Sunday, July 19, 2009

What is a crenshaw melon?

Oh, OK. She's the size of a crenshaw melon.

I totally WON'T miss the fruit comparisons. It was totally cute at first, but now it's just annoying. And no, I'm not grumpy and it's not a hot day or anything. I just didn't know what a crenshaw melon looked like, and so the comparison was not helpful.

Still, a look at what I/we are expected to experience in week 36.

From BabyCenter

"How your baby's growing:
Your baby is still packing on the pounds — at the rate of about an ounce a day. She now weighs almost 6 pounds (like a crenshaw melon) and is more than 18 1/2 inches long. She's shedding most of the downy covering of hair that covered her body as well as the vernix caseosa, the waxy substance that covered and protected her skin during her nine-month amniotic bath. Your baby swallows both of these substances, along with other secretions, resulting in a blackish mixture, called meconium, will form the contents of her first bowel movement.

"At the end of this week, your baby will be considered full-term. (Full-term is 37 to 42 weeks; babies born before 37 weeks are pre-term and those born after 42 are post-term.) Most likely she's in a head-down position. But if she isn't, your practitioner may suggest scheduling an "external cephalic version," which is a fancy way of saying she'll try to coax your baby into a head-down position by manipulating her from the outside of your belly."

She has been head down since week 32. We are steph B-free. She might still be facing forwards, which can lead to back labor and an all around tougher labor. But I've been doing the cat/cow postures to convince her to roll around.

Two nights ago, she was absolutely rolling around! Limbs sticking out against my belly flesh, head grinding into my bladder (I describe it as a pinching or a pinging, 'cause it's sharp and really should make a noise, feels like a high-pitched noise) fists punching, feet kicking. My belly did some strange stuff.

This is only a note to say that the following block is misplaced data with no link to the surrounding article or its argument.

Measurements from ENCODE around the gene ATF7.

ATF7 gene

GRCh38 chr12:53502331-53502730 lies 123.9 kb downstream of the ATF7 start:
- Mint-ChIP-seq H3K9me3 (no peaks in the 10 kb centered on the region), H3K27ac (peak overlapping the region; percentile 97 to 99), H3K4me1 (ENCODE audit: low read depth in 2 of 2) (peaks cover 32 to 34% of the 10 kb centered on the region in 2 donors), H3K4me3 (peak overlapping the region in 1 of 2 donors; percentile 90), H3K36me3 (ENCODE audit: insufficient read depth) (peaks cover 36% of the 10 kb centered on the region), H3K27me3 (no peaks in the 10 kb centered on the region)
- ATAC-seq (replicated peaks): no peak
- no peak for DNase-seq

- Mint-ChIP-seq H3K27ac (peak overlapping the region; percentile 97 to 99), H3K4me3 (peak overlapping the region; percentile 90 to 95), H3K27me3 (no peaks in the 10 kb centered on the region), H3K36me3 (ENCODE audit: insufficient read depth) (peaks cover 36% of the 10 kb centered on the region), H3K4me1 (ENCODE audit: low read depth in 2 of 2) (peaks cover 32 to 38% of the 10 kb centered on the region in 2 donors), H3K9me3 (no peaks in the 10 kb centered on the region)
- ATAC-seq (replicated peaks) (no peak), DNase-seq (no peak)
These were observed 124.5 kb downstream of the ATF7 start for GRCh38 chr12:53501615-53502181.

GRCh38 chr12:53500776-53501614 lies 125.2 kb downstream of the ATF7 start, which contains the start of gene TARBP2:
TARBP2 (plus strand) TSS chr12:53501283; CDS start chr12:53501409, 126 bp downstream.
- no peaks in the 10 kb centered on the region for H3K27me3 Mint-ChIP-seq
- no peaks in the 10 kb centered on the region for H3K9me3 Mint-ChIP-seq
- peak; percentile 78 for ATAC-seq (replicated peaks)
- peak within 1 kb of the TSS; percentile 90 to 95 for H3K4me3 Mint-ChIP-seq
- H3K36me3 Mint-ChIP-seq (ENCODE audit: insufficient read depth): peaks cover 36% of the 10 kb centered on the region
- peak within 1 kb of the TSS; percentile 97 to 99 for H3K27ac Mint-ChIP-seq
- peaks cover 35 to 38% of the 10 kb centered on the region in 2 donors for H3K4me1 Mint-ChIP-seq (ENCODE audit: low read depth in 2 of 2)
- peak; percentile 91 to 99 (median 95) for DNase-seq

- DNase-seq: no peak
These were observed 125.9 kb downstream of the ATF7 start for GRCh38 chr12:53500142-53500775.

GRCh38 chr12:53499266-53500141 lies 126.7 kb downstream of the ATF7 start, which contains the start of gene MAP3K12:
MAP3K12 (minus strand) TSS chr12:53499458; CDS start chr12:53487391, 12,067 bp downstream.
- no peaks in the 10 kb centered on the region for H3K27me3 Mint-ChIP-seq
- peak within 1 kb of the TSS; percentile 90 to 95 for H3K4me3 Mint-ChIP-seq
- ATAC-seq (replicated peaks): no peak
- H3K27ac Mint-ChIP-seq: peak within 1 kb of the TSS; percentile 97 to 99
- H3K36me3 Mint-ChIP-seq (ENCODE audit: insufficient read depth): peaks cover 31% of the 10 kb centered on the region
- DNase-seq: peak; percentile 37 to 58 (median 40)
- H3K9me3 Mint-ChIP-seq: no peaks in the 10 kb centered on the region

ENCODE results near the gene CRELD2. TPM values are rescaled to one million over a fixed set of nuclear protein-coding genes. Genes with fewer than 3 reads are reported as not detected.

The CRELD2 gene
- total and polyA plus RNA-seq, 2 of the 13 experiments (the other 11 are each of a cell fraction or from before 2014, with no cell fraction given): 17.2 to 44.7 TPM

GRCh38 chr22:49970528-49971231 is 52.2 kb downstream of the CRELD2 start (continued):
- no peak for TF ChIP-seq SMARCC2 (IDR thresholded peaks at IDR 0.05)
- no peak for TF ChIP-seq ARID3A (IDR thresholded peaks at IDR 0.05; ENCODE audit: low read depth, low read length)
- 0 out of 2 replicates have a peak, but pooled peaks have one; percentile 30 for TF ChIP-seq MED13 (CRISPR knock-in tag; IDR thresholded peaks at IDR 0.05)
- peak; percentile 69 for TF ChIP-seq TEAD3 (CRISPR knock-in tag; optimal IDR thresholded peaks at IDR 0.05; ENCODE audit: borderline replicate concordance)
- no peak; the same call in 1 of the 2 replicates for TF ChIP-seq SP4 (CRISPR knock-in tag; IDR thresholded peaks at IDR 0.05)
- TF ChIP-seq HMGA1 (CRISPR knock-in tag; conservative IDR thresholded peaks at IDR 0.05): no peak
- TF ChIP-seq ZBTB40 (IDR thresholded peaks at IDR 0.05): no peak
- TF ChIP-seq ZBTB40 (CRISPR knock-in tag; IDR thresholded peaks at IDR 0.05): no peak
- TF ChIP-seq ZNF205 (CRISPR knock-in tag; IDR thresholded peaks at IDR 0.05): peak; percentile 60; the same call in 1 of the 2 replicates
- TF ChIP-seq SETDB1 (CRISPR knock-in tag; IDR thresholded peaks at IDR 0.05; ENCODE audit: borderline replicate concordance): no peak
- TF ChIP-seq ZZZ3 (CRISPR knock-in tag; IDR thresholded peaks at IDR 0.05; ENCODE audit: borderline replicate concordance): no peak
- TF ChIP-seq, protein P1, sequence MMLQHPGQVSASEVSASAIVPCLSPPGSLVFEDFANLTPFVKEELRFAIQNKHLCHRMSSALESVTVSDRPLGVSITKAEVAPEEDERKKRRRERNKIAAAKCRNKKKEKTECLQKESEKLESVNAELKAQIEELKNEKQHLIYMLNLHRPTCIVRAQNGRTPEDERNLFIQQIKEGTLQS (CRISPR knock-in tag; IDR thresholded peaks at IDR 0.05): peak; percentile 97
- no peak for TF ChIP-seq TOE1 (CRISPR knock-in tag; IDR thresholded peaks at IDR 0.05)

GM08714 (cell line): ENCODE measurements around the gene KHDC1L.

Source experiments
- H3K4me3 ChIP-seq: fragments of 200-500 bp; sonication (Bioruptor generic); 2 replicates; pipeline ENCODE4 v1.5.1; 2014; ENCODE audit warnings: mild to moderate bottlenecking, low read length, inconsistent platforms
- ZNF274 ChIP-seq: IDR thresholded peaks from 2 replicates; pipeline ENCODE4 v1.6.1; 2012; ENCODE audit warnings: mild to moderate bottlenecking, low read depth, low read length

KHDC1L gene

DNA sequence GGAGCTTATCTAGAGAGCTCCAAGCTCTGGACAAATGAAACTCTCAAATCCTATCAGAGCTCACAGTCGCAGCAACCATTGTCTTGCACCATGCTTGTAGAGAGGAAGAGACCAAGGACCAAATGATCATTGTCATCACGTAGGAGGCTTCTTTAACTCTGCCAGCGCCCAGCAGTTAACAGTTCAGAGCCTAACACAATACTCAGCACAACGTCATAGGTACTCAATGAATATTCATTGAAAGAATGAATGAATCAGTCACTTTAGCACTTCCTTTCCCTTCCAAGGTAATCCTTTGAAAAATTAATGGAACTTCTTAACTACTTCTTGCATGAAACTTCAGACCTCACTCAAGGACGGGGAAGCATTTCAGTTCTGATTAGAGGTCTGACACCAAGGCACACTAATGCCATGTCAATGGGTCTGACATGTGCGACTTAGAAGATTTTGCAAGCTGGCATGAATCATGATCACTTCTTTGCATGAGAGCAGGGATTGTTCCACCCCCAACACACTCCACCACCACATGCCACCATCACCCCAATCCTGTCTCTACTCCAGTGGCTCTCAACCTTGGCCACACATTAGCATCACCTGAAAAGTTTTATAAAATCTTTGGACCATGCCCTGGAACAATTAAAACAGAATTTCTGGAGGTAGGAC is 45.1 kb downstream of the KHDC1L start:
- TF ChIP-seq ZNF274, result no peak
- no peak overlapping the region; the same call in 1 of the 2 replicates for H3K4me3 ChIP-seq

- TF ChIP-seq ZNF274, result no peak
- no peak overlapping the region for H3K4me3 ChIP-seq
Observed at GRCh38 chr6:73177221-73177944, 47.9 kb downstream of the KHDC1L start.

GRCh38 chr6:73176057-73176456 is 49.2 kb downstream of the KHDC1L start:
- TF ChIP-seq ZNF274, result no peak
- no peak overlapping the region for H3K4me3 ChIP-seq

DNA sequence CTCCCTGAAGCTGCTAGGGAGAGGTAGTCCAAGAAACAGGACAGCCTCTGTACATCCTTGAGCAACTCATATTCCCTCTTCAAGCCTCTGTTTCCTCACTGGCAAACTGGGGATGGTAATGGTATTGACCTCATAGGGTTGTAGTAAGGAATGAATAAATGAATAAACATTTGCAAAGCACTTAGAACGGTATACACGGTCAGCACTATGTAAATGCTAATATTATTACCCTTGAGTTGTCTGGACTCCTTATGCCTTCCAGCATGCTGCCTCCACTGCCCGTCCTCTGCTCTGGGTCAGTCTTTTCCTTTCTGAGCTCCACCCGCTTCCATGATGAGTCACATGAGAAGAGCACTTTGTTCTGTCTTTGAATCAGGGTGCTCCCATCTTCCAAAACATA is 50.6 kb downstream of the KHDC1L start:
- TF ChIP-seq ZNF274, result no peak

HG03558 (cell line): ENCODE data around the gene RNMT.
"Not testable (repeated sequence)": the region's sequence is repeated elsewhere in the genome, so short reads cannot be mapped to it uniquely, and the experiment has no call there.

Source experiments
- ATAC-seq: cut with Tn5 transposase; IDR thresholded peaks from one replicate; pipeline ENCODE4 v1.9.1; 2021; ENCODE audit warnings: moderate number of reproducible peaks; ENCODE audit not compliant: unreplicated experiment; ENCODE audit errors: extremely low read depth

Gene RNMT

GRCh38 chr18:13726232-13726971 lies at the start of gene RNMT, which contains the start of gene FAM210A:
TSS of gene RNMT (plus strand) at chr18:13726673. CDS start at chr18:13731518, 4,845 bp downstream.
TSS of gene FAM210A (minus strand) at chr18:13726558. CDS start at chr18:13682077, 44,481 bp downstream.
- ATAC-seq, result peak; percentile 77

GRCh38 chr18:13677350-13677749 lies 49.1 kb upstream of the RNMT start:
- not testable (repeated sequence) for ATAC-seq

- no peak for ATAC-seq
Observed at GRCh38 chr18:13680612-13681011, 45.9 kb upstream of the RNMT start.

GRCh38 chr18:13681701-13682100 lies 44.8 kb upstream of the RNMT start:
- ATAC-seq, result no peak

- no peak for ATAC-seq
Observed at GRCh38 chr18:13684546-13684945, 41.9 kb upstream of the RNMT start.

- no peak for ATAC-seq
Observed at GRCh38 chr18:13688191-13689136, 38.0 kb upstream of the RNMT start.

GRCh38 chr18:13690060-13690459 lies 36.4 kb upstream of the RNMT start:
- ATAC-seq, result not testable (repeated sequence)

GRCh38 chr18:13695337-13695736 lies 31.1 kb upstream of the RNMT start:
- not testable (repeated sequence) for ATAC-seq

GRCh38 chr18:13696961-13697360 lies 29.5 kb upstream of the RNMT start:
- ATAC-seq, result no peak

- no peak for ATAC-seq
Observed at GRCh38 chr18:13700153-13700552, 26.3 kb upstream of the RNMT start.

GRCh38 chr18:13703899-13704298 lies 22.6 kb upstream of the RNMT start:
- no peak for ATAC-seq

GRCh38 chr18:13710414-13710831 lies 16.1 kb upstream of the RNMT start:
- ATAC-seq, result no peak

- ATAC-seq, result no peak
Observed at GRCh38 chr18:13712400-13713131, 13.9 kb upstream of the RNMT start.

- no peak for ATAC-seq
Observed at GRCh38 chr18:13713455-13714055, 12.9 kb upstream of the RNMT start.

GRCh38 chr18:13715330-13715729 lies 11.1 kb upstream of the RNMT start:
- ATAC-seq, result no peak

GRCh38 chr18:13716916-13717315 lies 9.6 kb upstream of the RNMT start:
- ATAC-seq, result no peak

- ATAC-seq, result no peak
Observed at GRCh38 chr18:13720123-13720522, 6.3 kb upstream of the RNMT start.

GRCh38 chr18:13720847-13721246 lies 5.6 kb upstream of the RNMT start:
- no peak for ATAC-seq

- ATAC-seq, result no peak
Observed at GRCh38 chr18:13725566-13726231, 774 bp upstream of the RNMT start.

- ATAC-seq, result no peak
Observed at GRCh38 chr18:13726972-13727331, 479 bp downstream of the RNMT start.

And in the morning when I walked by the mirror (naked, of course!) I gasped! The belly looked different. A bit lower. Much more like a beach ball than a thorax. Maybe she turned over and she is facing back?

That would be good.

More of the 'posed to.

How your life's changing:
"Now that your baby is taking up so much room, you may have trouble eating a normal-size meal. Smaller, more frequent meals are often easier to handle at this point. On the other hand, you may have less heartburn and have an easier time breathing when your baby starts to "drop" down into your pelvis. This process — called lightening — often happens a few weeks before labor if this is your first baby. (If you've given birth before, it probably won't happen before labor starts.) If your baby drops, you may also feel increased pressure in your lower abdomen, which may make walking increasingly uncomfortable, and you'll probably find that you have to pee even more frequently. If your baby is very low, you may feel lots of vaginal pressure and discomfort as well. Some women say it feels as though they're carrying a bowling ball between their legs!

"You might also notice that your Braxton Hicks contractions are more frequent now. Be sure to review the signs of labor with your practitioner and find out when she wants to hear from you. As a general rule, if you're full-term, your pregnancy is uncomplicated, and your water hasn't broken, she'll probably have you wait to come in until you've been having contractions that last for about a minute each, coming every five minutes for an hour. Of course, you'll want to call right away if you notice a decrease in your baby's activity or think you're leaking amniotic fluid, or if you have any vaginal bleeding, fever, a severe or persistent headache, constant abdominal pain, or vision changes."

"Even if you're enjoying an uncomplicated pregnancy, it's best to avoid flying (or any travel far from home) during your final month because you can go into labor at any time. In fact, some airlines won't let women on board who are due to deliver within 30 days of the flight."

BH contractions: Constantly!
Has she dropped? Not much.
No leaking, no bleeding, nothing persistent or painful.

So, I'm thinking, no baby til week 37 or 38. Which would be right on MY schedule. We'll see!

Preggo pants, my favorite and theirs

I sent a letter to my mother and sister, praising my new comfy pants. I hoped it would inspire at least one gift. It did! Thanks, mom! Also, both sis and mom had asked me what size pants I thought I'd be in maternity wear -- I plan to go the whole damn 38 to 42 weeks without a single pair of maternity pants. Seems like a big ol' waste of money when I don't need them!

"This is the kind of thing that all my preggo friends are rocking. They are great for later in the game, and great postpartum as well. At 35/36 weeks I am not so interested in belts or zippers (can't see the damn top buttons, anyway.) Currently, I only have one pair, and will likely go back for other colors. Or find another cheapy version (Old Navy, I think has something similar.)